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People & Culture

Meet The Team Series Q&A With Blake Williams, Portal Software Engineer

In the latest edition of our series, we get to know Software Engineer, Blake Williams. Blake shares incredible advice from his extensive 20-year experience, his creative hobbies, and why it’s important to think like an outsider.

February 16, 2024

Meet The Team Series Q&A With Blake Williams, Portal Software Engineer

What is your role at the company, and what are your main responsibilities?

I'm a Software Engineer, mainly focused on our SDKs.

How long have you been working in the blockchain industry, and what sparked your interest in it?

This is my first job in this industry, and to be honest, I'm a bit of a crypto skeptic. However, I am particularly interested in a few key areas of blockchain technology: solving developer and user experience problems to bring the technology to a critical adoption point; the potential for blockchain technology to solve a lot of real world problems (particularly in emerging markets), and the potential for decentralization to unlock global finance in a way that wasn't possible before.

Can you share a bit about your professional background and relevant experience?

I've been working as a Software Engineer for nearly 20 years, and I've gotten my hands on just about every type of emerging tech during that time. Most recently, I worked as the founding member of the Growth Engineering Team at Segment (acquired by Twilio), working on various aspects of developer experience optimization, data pipeline, and sales pipeline. I tend to lean toward early stage companies, as I love ideating and building new technology from the ground up. My work history definitely reflects this.

Are there any specific crypto projects or developments that have had a significant impact on your perspective?

There's not a specific project, but I definitely take a lot of interest in the fact that the crypto community at large seems to be doggedly focused on two key things: obfuscating "the Web3 of it all" from the user experience in an effort to make the technology more approachable, and finding fast, secure, and usable ways to implement Web3 in an otherwise Web2 world. These two frontiers help form a lot of my perspective and take up a fair amount of my thoughts and ideas around the space.

What are some key challenges you've encountered in your role within the blockchain industry? 

I think the hardest part of building tooling for the blockchain industry is striking the balance between familiarity (writing APIs and SDKs that feel like non-Web3 tooling) and robustness (including all of the levers afforded by blockchain technology). This is a delicate dance, and I've probably spent more time at Portal concerned with this balance than anything else.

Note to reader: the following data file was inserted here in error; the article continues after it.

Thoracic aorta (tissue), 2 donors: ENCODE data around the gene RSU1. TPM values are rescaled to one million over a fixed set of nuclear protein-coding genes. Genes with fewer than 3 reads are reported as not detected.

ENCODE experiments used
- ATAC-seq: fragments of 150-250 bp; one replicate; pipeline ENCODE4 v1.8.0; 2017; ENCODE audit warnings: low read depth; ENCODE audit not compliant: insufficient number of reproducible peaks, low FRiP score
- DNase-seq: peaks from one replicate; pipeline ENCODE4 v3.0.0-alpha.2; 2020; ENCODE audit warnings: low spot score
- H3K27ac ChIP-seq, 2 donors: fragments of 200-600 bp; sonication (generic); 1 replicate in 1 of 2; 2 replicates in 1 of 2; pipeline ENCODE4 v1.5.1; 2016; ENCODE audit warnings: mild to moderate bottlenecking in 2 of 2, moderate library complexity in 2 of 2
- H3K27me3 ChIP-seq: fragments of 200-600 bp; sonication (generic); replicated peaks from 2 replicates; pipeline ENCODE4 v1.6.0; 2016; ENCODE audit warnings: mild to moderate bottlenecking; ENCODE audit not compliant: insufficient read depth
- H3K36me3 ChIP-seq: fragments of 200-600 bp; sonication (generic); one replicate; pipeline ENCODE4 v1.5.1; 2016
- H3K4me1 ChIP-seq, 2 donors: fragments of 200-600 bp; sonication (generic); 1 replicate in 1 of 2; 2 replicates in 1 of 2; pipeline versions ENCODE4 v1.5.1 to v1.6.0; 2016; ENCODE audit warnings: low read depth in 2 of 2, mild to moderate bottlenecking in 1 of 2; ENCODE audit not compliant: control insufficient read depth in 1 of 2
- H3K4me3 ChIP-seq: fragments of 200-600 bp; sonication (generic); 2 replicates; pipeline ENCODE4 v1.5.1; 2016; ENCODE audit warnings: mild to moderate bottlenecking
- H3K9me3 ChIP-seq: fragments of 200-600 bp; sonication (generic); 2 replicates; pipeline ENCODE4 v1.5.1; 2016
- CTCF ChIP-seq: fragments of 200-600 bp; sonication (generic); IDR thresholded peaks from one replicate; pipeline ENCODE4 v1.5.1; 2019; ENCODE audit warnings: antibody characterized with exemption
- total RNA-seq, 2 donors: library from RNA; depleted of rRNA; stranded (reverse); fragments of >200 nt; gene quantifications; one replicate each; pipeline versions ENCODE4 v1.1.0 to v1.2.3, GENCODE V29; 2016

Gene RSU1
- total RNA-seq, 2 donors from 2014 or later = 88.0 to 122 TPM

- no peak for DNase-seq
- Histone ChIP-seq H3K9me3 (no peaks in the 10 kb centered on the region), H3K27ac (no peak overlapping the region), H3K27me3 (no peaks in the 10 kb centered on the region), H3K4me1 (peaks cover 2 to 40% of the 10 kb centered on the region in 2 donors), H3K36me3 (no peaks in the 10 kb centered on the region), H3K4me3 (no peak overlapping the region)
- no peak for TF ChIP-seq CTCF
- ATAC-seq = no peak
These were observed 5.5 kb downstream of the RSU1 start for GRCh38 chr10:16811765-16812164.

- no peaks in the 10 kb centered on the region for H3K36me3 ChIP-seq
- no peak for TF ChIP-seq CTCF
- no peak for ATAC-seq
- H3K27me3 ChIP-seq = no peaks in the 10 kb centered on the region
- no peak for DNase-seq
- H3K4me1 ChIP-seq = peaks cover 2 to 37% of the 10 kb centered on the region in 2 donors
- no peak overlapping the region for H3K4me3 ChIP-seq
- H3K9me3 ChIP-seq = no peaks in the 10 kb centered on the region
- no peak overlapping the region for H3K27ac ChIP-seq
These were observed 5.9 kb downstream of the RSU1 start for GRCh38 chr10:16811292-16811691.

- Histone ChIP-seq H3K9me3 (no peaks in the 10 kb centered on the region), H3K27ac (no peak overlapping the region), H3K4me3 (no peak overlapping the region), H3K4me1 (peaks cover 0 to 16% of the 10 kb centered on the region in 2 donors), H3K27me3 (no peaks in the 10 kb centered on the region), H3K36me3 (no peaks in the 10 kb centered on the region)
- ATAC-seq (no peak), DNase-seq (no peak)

Can you describe the team dynamic and culture within the company? Are there any core values or principles that guide your work at Portal?

I think at the core of our approach is humility. We're pretty focused on collaborating to get the best possible outcomes, regardless of how we get there. I think this also drives our willingness to fail a bit along the way. We've definitely tried a number of iterations of various features, and not all of them have worked out. Ultimately, I enjoy the freedom to take these chances, and I love the folks I'm on the journey with!

How do you see the industry evolving in the coming years? Are there any trends or innovations that you find particularly exciting?

I think over the next few years, we're going to start to see Web3 technology get buried in the background a bit more. While it will likely become the driving force behind a lot of how we interact with the web, I believe we'll start seeing less of the specifics. A lot of folks will likely be using Web3 wallets without even knowing it! I'm pretty excited about the prospect of this happening, as I think it's the key to unlocking adoption and bringing blockchain technology to the next level. Separate from that, I think there's serious potential for blockchain technology to have a reasonable impact on global and governmental finance (particularly in emerging markets). The adoption of crypto as a means to perform daily financial tasks will likely start to spike in the coming years as the learning curve is curbed for everyday users. I find this particularly exciting as well.

Outside of work, what are some of your hobbies or interests?

I'm an avid snooker player (though I'm not very good). I try to set aside at least two Sundays a month to play snooker with friends. I'm also a pretty consistent chess player (though I'm also not very good). However, my main hobby is music. I've been recording and producing music since I was a teenager, and I have a fairly advanced home studio (you're likely to see a lot of instruments and records in the background if you're ever on a video call with me). I spend a fair amount of time producing my friends' projects and recording and releasing my own music.

What advice would you give to someone who is joining a Web3 startup or just starting their career?

Think like an outsider. I think one of the hardest parts of working in a space that is so new and so complex is that it's easy to lose sight of how people outside of—or unfamiliar with—the space engage with their tools. There's a different set of understandings and expectations that need to be recognized when building tools for the masses. I think that taking a step away from hex strings and transaction hashes from time to time is the best way to bridge this gap.